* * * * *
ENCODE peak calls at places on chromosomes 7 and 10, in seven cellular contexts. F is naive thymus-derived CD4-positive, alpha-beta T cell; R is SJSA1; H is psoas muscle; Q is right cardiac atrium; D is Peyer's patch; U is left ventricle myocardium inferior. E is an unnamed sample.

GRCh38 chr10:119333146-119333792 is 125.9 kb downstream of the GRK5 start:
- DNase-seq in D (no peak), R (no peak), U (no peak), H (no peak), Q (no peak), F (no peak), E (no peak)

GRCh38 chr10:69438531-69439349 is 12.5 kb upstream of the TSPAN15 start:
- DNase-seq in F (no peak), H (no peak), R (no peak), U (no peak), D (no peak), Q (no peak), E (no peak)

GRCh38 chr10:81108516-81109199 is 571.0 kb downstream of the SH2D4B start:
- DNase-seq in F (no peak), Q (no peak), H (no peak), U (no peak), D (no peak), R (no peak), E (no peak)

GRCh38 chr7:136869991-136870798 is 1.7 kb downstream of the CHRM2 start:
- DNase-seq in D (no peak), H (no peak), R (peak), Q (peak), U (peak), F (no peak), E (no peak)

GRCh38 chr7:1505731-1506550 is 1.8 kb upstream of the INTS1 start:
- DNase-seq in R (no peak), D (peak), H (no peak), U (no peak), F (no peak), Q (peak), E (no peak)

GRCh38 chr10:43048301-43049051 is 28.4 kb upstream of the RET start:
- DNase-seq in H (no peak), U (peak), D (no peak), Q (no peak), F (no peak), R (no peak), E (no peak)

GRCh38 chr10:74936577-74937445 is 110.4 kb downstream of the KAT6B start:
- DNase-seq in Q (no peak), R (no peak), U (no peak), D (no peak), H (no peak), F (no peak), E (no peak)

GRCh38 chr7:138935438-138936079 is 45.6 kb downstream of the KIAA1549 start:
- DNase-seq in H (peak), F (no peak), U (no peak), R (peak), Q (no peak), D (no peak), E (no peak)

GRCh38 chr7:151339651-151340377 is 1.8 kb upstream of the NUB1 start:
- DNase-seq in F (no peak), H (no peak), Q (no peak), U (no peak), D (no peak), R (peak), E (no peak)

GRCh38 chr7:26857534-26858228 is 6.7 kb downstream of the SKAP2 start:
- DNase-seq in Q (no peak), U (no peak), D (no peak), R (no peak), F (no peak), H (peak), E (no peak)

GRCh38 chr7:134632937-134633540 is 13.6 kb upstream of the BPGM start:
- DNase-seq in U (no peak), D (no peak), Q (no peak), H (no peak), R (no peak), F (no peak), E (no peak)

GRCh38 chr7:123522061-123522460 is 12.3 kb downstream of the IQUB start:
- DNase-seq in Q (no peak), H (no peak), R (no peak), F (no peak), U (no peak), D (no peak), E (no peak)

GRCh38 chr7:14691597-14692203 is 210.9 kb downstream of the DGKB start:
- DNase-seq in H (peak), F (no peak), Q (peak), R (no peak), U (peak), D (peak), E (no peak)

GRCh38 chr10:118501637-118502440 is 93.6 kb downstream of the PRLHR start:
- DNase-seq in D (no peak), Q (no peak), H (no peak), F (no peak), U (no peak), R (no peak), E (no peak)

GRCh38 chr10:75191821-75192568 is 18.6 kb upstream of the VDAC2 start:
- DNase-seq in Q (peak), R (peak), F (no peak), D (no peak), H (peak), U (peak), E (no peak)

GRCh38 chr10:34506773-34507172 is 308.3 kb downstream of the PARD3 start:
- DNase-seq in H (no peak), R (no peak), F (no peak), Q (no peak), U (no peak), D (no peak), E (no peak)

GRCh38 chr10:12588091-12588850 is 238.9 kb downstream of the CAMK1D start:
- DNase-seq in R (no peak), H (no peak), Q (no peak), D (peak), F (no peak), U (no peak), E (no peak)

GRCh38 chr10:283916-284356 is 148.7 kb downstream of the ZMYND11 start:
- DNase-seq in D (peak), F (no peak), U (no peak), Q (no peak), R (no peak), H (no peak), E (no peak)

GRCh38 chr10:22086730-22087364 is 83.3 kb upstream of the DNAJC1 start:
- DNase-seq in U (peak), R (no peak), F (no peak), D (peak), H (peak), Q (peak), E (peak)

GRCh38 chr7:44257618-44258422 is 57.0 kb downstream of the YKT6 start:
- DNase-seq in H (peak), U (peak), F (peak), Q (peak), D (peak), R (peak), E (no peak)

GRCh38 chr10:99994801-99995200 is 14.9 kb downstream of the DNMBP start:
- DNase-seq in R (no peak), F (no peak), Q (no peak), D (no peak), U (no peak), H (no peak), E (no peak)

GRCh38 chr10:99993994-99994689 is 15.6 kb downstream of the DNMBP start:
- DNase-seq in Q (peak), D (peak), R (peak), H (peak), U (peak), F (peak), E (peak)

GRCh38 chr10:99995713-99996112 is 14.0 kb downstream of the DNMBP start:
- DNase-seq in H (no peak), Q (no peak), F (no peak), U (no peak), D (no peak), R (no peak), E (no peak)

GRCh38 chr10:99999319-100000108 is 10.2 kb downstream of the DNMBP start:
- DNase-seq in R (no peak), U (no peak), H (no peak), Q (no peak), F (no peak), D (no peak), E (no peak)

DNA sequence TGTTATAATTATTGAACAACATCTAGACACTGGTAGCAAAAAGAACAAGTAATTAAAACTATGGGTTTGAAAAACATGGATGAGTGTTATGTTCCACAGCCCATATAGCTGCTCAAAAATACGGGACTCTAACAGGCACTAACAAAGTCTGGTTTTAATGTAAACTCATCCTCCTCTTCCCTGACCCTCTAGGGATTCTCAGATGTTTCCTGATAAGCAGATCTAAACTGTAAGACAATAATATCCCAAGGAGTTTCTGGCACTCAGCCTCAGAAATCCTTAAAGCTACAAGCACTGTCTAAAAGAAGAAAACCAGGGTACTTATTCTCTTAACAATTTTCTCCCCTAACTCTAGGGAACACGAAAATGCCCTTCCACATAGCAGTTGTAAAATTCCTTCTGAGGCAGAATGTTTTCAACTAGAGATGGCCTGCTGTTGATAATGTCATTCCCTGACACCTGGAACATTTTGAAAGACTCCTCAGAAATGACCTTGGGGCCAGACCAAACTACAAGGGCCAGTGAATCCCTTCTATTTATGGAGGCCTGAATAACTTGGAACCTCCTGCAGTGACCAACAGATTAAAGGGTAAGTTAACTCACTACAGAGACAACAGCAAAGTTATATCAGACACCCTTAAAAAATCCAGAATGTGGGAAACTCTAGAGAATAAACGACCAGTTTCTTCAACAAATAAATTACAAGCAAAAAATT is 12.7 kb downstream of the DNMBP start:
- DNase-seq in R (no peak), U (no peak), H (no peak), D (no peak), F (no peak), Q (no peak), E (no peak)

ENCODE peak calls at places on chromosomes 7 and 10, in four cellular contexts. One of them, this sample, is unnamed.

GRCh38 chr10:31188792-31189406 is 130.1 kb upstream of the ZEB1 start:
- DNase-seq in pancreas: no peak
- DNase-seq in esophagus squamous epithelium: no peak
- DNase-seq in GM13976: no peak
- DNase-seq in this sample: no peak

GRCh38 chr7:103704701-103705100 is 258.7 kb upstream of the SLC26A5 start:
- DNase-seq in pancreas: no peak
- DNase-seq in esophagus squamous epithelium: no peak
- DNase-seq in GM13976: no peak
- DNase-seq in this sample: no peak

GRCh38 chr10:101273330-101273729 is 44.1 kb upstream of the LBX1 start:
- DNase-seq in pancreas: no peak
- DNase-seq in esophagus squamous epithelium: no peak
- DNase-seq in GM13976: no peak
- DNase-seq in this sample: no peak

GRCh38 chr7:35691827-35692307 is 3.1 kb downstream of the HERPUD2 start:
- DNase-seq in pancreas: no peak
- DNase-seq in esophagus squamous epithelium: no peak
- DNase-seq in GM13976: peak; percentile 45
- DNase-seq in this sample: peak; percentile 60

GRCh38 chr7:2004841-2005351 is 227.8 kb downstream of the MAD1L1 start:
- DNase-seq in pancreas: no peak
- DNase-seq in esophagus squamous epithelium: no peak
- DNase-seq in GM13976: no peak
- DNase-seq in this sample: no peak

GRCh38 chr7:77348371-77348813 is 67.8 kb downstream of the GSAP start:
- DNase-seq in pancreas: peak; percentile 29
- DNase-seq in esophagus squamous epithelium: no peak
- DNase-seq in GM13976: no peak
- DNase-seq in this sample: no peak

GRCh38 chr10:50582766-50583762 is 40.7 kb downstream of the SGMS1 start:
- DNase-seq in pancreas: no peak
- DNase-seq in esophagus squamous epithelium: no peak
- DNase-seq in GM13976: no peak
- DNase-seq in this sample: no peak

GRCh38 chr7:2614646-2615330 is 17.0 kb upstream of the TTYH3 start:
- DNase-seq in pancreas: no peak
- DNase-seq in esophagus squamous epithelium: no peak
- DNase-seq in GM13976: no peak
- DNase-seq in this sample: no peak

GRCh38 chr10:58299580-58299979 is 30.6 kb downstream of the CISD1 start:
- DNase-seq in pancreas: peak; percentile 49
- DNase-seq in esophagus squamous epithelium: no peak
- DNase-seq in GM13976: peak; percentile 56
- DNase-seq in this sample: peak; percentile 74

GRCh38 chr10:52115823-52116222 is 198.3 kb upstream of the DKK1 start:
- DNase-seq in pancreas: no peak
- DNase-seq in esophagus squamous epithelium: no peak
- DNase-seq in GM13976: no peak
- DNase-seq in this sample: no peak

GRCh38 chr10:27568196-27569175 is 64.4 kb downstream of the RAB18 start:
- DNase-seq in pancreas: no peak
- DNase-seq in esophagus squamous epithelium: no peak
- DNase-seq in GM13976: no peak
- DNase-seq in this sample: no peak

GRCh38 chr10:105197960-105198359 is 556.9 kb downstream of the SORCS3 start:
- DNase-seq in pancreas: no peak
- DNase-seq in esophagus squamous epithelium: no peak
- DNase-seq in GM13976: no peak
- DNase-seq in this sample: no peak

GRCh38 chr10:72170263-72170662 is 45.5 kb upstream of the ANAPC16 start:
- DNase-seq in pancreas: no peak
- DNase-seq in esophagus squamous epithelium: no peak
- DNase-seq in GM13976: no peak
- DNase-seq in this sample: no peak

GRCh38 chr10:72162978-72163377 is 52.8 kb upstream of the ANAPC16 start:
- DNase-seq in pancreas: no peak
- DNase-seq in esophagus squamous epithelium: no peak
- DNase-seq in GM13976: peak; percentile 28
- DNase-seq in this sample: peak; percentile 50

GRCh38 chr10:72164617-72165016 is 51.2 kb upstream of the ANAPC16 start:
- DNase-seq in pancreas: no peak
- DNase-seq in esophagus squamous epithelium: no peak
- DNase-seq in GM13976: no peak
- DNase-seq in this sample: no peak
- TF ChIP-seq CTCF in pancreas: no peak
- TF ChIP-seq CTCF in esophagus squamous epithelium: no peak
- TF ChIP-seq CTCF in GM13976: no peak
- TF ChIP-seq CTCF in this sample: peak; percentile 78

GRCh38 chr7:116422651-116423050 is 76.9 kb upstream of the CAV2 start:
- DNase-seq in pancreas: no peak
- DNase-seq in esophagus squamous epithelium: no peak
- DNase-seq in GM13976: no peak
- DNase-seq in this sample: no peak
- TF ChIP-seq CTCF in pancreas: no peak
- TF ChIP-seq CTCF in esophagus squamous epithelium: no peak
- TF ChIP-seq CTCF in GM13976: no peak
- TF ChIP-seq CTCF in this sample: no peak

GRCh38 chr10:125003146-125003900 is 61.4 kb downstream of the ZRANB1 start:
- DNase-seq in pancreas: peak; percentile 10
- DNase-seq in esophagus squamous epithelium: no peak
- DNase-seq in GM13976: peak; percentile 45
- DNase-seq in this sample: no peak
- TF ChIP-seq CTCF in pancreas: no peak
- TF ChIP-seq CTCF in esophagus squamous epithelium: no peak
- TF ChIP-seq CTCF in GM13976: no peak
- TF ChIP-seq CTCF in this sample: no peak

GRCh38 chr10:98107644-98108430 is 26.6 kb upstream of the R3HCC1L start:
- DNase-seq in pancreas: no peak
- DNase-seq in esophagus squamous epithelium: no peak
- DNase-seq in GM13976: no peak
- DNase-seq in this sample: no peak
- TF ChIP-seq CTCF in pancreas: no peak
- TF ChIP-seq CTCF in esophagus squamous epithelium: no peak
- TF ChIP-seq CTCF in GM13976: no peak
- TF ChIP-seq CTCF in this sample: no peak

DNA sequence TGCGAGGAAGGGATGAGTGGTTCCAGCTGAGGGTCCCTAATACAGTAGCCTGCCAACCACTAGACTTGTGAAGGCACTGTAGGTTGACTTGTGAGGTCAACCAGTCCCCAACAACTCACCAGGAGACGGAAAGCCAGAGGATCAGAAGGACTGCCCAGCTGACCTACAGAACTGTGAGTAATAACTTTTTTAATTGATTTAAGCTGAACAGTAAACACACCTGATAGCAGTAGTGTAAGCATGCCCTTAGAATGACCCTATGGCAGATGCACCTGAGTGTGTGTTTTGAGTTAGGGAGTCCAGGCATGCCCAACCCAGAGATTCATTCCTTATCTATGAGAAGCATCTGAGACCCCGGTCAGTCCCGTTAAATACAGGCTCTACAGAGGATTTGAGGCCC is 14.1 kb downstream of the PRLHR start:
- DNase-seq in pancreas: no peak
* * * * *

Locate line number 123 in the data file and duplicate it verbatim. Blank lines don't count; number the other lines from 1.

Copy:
GRCh38 chr10:72164617-72165016 is 51.2 kb upstream of the ANAPC16 start: